An intro video is a short, direct, introductory video that provides an overview to the viewer on something they’re about to learn more about.
Videos like these are helpful when you want to give a brief explanation of one of your offers like a guide or course. For example, HubSpot Academy created an intro video for their Social Media Course and featured it on the course landing page. This way, people could learn more about what the course has to offer before signing up.
Example of an educational how-to video
An educational how-to video is a video that teaches your audience something new or provides the foundational knowledge they’ll need to better understand your business and solutions.
The subject of these videos is generally industry related. These videos can take two formats: a long, in-depth training video or a short, quick-tip video. Let’s cover both.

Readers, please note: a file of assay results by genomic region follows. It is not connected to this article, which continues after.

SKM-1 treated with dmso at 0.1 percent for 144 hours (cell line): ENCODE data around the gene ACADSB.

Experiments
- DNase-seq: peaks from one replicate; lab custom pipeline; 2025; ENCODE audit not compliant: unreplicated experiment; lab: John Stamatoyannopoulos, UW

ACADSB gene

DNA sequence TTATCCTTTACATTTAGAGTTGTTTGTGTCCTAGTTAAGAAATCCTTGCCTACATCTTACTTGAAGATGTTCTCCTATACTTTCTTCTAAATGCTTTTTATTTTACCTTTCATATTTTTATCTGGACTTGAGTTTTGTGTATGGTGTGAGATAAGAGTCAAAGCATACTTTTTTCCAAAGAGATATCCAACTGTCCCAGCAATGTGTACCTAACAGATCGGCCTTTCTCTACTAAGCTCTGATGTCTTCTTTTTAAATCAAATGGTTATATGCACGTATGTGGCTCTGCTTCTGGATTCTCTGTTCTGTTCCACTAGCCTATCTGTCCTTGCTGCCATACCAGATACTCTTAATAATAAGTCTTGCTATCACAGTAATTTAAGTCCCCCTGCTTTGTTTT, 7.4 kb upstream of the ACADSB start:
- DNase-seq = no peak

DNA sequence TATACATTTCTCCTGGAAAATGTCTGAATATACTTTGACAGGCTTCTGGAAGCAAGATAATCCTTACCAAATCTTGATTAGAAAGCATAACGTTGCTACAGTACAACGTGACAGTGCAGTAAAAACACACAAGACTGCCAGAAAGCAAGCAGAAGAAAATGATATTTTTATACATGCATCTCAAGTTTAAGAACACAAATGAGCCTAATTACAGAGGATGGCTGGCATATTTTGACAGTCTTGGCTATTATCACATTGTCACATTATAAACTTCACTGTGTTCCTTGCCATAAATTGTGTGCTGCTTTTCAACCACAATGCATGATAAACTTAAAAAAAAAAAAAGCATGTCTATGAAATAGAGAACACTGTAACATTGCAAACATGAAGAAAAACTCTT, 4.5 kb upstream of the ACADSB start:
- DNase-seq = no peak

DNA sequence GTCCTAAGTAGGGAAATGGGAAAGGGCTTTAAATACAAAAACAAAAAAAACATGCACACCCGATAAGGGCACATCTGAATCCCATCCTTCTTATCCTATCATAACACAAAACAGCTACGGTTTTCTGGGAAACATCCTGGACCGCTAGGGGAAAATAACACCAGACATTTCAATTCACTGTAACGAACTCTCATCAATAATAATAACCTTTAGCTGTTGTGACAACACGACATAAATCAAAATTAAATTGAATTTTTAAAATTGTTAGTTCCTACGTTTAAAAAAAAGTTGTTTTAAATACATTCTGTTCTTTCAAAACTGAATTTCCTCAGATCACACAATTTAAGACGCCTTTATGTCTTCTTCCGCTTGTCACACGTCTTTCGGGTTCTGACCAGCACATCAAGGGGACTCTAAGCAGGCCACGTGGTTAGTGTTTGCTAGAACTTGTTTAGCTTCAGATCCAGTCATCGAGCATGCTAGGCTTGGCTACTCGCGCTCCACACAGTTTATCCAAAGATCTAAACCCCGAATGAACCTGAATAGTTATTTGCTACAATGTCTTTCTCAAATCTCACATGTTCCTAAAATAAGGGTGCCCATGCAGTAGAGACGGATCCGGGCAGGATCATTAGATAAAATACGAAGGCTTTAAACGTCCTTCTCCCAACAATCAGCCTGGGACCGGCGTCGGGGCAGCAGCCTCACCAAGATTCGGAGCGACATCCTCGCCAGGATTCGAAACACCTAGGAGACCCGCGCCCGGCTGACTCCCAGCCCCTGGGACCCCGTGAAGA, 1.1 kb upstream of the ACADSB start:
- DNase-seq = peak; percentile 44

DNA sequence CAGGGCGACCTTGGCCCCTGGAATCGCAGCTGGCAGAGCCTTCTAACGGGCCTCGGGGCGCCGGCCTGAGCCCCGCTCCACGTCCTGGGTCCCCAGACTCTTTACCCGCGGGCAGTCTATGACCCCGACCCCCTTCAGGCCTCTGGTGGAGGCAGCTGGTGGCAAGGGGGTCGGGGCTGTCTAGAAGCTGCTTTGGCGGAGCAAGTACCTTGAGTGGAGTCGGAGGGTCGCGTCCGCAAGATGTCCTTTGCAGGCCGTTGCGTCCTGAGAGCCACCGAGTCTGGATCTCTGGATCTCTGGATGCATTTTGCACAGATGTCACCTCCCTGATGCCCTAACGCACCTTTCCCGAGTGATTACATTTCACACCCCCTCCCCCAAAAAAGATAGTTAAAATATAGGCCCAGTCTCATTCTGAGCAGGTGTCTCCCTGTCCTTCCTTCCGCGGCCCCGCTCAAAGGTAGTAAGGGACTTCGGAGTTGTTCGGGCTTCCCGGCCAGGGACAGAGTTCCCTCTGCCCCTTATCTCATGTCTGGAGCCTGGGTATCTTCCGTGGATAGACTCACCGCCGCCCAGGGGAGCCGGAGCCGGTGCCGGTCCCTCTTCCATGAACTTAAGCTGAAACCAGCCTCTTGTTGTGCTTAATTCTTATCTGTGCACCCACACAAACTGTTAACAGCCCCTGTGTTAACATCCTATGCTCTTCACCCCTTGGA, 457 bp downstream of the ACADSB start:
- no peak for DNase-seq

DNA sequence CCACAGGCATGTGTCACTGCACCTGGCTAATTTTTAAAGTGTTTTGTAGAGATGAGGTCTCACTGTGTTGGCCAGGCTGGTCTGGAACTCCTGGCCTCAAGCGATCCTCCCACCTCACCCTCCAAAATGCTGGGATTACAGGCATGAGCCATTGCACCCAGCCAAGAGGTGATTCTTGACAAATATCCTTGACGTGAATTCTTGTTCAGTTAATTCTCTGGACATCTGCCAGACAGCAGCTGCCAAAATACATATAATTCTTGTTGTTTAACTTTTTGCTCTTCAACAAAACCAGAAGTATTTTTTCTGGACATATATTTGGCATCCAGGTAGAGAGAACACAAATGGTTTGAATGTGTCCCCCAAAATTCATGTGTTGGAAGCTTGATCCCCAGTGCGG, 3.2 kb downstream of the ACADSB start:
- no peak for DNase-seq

Let’s start with the long in-depth how-to educational video. I’m the creator of HubSpot Academy’s Blogging Course, which teaches the fundamentals of how to start and grow a successful business blog. This course is chock full of in-depth educational how-to videos that are meant to help educate and inspire viewers to transform.
Here’s a sample in-depth video from this course;
Now let’s cover the short quick-tip format.
To help promote the launch of the Blogging Course, I made a short educational how-to video with a list of tips that I repurposed from the course scripts. The purpose of the shorter video is to give a glimpse into what the longer educational how-to video offers. If people find value in the shorter video, then it’s likely they’ll tune in to the longer one. Let’s take a look at the shorter quick-tip video.